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Extrasensory Perception at the Races

There really are people that possess extrasensory perception and it won’t surprise you to learn that they are almost exclusively female.

Tetrachromacy probably isn’t quite so useful as telepathy, clairvoyance or precognition. Technically it isn’t even a sixth sense; it’s an extension of one of the five more readily accessible senses, commonly known as sight, but it does enable some people to perceive things in a way that others will simply never experience.

Most humans are trichromats: they have three varieties of colour cones in their eye, each providing the ability to see a different colour range. There are short-wave cones – sensitive to colours with short wavelength light such as purple and blue, there are middle-wave cones which enable us to see shades of yellow and green, and then there are long-wave cones which give us the faculty to see red and orange (and presumably also the ability to listen to the Daily Service and Test Match Special on BBC Radio 4, although it’s possible that I’m getting confused).

Born with the relevant genes on each chromosome, tetrachromats are people who possess a fourth type of cone – containing a photo-pigment which reacts to colours outside the typical spectrum of visible light including shades of blue, indigo and violet. Unfortunately for men, the Y-chromosome isn’t long enough to contain the appropriate genetic information, whereas an estimated 12-20% of women (with their two X-chromosomes) are born with the mutation that enables them to see roughly 100 times more varieties of colour than the rest of us.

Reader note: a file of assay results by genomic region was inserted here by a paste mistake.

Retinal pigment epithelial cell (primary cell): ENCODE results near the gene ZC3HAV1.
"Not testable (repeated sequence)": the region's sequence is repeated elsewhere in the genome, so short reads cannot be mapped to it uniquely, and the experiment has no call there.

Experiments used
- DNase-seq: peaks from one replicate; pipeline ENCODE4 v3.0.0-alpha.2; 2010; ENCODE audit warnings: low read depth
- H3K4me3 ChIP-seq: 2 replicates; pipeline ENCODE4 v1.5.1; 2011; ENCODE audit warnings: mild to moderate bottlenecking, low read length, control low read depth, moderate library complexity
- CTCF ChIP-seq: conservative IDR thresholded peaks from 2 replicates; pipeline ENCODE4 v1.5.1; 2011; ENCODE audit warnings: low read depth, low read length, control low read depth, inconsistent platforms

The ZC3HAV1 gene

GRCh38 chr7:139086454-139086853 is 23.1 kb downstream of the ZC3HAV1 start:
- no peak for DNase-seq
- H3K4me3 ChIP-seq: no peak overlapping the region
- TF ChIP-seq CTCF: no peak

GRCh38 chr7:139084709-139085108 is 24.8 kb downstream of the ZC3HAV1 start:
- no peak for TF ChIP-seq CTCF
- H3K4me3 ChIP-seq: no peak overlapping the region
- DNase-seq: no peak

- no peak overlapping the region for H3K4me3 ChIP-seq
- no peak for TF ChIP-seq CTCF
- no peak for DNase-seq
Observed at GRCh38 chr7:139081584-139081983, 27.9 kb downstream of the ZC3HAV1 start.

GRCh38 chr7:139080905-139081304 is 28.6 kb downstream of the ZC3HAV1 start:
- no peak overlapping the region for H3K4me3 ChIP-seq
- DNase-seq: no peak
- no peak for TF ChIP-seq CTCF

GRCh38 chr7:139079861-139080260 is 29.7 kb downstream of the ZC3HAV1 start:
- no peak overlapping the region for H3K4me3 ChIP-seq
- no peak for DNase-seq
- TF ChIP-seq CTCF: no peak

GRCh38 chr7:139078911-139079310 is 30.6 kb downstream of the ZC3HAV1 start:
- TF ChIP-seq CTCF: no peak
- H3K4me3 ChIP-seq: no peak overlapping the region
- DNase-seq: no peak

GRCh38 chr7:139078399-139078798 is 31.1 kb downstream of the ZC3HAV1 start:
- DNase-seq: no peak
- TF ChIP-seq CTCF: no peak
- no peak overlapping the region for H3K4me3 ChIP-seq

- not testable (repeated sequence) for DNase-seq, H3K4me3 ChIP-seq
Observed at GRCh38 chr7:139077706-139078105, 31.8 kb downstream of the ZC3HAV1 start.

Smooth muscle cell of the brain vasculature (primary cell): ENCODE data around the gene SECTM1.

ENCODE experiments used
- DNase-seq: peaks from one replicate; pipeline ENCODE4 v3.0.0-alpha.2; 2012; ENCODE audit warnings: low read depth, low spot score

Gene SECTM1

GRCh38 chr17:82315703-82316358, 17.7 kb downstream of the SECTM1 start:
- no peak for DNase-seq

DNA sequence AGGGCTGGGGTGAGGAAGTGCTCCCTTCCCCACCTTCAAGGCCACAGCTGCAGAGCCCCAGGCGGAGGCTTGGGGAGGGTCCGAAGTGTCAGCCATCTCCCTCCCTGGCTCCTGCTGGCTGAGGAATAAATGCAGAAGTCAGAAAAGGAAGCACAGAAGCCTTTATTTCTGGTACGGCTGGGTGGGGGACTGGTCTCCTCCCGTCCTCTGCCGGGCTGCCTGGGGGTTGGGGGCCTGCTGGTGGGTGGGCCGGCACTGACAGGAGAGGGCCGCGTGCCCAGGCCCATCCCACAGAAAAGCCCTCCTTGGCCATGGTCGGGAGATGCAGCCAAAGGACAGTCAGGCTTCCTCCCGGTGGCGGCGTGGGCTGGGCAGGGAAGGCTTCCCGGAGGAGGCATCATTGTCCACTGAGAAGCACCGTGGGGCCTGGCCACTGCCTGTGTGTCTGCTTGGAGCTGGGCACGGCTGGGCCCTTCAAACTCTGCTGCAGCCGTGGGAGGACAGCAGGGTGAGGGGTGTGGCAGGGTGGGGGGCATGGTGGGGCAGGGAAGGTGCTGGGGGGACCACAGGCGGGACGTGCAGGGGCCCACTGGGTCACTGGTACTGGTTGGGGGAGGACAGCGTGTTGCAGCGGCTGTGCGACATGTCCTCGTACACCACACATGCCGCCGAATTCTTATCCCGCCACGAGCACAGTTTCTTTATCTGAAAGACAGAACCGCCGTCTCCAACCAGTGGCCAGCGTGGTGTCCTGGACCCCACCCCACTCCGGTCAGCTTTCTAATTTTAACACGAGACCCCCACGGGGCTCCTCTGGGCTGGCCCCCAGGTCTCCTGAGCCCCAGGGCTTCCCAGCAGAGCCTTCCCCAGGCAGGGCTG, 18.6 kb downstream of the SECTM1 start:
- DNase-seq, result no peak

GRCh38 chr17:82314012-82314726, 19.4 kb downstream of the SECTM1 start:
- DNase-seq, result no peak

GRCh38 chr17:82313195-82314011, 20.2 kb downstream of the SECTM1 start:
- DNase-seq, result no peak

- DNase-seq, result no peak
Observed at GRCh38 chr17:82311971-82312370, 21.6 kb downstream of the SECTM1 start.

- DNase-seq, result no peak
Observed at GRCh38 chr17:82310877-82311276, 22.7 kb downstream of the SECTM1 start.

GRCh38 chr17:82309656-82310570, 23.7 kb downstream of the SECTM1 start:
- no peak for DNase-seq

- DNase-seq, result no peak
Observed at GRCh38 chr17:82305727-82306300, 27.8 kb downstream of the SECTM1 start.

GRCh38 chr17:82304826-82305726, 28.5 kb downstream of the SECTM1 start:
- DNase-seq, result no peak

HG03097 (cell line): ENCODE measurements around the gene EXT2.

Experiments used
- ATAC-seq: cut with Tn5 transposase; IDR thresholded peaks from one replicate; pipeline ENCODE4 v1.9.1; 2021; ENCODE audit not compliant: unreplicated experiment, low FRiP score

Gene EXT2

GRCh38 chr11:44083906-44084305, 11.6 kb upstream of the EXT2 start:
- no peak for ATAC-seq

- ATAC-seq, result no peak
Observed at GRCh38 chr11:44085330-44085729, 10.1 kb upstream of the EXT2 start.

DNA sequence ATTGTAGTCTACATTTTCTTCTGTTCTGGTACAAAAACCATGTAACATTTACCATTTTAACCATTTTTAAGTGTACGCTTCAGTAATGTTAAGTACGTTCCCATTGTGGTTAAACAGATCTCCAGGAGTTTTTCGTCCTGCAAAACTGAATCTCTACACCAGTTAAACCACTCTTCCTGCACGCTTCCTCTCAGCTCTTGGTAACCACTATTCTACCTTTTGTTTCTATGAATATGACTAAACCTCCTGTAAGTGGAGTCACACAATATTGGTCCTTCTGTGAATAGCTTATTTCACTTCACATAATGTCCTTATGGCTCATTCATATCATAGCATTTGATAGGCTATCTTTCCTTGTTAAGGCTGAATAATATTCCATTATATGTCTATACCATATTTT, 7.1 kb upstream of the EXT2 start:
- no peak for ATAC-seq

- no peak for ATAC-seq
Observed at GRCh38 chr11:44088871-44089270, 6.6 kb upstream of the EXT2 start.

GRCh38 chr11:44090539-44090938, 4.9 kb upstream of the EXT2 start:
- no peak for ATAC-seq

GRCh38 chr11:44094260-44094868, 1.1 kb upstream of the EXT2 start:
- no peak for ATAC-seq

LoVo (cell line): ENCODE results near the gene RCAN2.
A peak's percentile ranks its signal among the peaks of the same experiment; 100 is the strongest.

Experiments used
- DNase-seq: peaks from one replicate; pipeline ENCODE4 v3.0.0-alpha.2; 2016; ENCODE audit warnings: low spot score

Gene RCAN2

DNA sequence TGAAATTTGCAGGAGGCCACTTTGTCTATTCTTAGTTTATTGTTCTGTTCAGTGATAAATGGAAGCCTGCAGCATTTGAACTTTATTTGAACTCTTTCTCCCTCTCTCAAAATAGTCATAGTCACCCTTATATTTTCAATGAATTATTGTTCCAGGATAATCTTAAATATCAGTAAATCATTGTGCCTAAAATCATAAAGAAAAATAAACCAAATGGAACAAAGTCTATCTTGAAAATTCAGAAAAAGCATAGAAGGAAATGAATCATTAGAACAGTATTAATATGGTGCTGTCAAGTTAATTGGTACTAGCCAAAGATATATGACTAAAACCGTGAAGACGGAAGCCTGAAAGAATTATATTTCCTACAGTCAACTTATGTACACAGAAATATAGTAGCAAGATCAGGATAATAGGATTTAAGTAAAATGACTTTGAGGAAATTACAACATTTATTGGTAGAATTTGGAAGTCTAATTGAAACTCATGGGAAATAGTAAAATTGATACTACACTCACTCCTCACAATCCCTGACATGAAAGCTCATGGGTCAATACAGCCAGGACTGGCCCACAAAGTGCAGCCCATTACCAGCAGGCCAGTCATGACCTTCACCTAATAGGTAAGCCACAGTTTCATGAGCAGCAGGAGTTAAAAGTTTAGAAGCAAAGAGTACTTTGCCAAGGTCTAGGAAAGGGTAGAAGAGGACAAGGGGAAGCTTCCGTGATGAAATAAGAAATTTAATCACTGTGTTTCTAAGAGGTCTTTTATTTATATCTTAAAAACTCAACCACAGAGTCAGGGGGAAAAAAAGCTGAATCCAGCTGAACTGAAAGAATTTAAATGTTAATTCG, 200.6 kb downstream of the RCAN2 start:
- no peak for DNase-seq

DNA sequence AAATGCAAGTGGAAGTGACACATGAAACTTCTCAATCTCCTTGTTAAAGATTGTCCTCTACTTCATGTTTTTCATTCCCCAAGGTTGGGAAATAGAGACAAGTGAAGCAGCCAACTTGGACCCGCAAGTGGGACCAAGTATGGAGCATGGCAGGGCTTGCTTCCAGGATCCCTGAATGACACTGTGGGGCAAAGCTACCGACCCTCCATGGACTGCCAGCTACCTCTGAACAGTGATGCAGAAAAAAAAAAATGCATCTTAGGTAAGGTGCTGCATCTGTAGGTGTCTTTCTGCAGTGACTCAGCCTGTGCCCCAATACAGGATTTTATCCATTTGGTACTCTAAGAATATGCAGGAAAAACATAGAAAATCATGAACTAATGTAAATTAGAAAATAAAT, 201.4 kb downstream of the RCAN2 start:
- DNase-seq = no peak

All of which, I suppose, could go some way to explaining why Jennie Candlish entered Glenamoy Lad in the Betway Grey Horse Handicap at Newmarket on Saturday. Just because the majority of the population looking at Glenamoy Lad would label him as being bay, there is nothing to say that Jennie doesn’t see something else – maybe blue with ultraviolet flecks.

I don’t know what the trainer Jonny Portman’s excuse was – because he entered Quick Breath, who is also recorded by Weatherbys as being bay in colour (for those that are visually challenged, there are additional clues in the formbook – such the letters b.g which stand for bay gelding or gr.g for grey gelding). Either way, both entries for Saturday’s race had to be expunged because the unique conditions for the race stipulate that the runners have to be grey in order to participate.

Our selection for the race, one of my favourites in the flat-racing calendar, is Clareyblue – whose name suggests that his owners might see something in his coat other than pure grey. Given the similarity in the colouring of all the runners, you’d be best to identify him in the race by the jockey’s silks which are black and white. Or at least that’s how they appear to me – it’s wise to check the diagram in the race programme. It’s possible you’ll perceive them as red, green, pink or purple…

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